Aug 04, 2009

Music Venues

The Tennessee Performing Arts Center Completely Revamps Its Sound With Soundcraft Vi Series Digital Live Sound Mixing Consoles

--TPAC, Nashville’s leading theatrical venue, purchases two Soundcraft Vi6™ consoles for its Jackson and Polk Theaters, and a Soundcraft Vi4™ console for the Johnson Theater.

The Tennessee Performing Arts Center (TPAC) has been Nashville’s link to the world of Broadway and off-Broadway theater for nearly 30 years. Part of the James K. Polk Cultural Center in downtown Nashville, TPAC’s four theaters have been home to as many as 500 productions annually and have recently hosted performances of hit shows including ‘Legally Blonde: The Musical,’ ‘Love Overboard’ and ‘The Rabbit Hole.’ When the decision was made to upgrade three of the theaters’ sound systems, all were outfitted with new Soundcraft Vi Series digital consoles. The Andrew Jackson Hall, which seats 2,472, now has a 64-input Soundcraft Vi6 for FOH mixing; the James K. Polk Theater, which seats 1,075, now also has a 64-input Vi6 FOH console; and the Andrew Johnson Theater, a black box-type venue that seats 256, is now equipped with a 48-input Soundcraft Vi4 at FOH. These three theaters, which also play host to the Nashville Ballet, the Nashville Opera, and the Tennessee Repertory Theatre, are now all-Soundcraft venues, and they are proving to be a hit with their users.

“The core of this upgrade was our move from analog to digital consoles,” explains Larry Bryan, TPAC’s Chief Audio Engineer, who operates the audio systems at the Center along with Mac Whitley, Senior Audio Engineer, and Jeff Ent, Assistant Audio Engineer. Bryan adds that the previous analog consoles, “couldn’t take us where we wanted to go for the future. There was too much signal loss, something that a digital console would resolve, and we wanted to improve the overall sound of the performances and have as user-friendly an interface as possible.” The Soundcraft Vi Series consoles met all those criteria and then some. “The layout of the consoles is incredibly intuitive – as soon as you get behind the board it makes immediate sense,” he says. “It was designed for the way we think.” The flexibility of the Soundcraft Vi series consoles was also a major factor - both Vi6 consoles can accommodate a second 32-input stage box, increasing input capacity to 96 inputs. “When we did a production of ‘Sweeney Todd’ earlier this year, with 10 RF body pack microphones and a 12-piece band, that’s when we realized we did the right thing choosing the Soundcraft consoles,” Bryan says.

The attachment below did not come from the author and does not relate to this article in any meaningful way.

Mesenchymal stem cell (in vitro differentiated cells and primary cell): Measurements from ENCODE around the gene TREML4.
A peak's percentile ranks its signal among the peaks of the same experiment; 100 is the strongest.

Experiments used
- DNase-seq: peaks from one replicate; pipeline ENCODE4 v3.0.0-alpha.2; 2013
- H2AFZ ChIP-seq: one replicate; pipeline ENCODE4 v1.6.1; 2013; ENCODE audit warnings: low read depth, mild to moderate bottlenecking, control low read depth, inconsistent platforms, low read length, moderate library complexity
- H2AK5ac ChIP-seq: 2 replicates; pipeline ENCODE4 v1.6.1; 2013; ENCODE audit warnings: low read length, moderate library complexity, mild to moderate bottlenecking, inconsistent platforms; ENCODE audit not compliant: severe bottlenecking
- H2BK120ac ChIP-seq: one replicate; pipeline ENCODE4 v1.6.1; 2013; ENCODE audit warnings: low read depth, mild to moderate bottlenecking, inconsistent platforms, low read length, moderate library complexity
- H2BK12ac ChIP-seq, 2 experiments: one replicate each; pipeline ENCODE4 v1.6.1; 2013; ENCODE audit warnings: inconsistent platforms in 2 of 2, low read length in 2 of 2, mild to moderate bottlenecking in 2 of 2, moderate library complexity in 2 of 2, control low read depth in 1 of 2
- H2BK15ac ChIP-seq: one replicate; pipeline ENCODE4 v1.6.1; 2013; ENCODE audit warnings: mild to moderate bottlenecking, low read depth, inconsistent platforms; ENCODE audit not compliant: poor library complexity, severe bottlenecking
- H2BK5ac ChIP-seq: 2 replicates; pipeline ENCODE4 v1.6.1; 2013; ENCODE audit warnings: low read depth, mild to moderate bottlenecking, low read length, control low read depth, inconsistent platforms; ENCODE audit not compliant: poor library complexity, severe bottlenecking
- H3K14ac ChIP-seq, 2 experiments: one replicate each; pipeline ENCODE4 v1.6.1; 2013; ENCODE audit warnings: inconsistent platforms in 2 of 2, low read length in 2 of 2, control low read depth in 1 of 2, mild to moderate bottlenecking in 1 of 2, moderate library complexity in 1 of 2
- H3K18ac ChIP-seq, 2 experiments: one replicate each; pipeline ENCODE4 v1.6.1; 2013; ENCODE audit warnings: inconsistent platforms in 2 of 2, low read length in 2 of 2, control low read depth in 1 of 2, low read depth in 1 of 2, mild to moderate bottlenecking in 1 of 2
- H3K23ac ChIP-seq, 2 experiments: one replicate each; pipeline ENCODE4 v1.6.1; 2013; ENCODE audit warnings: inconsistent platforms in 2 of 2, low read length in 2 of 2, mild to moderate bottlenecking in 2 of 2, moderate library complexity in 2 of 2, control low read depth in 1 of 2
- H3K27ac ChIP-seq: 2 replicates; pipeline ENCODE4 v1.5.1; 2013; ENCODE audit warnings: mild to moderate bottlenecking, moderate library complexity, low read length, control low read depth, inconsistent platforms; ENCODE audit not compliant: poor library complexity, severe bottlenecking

However, those kinds of capital expenditures for a private, non-profit corporation dedicated to providing and supporting the presentation of the performing arts are crucial decisions. Again, Soundcraft proved its advantage. “Studer, whose consoles are used in top theatrical venues around the world, is Soundcraft’s sister company,” Bryan explains. “It really appealed to us that the Soundcraft consoles share a lot of the Studer research and approach to live mixing consoles, but that we could access the Soundcraft boards at a more cost-effective price. That’s very important because an organization like TPAC has to fund major upgrades like this using grant proposals. The efficiency and cost-effectiveness of the Soundcraft consoles, along with their great sound and user-friendliness, made them the only real choice for us.”

The Soundcraft Vi6 console is already ahead of the pack, being third-generation thanks to its’ joint development with sister console company Studer. The console was the first in a wide range of digital consoles which have come from Soundcraft in three years. The Vi4 model, offers all the functionality and facilities of the Soundcraft Vi6, but in a smaller, more compact footprint suited for space-conscious applications such as theaters, houses of worship and venues or clubs with space-limited mix positions.

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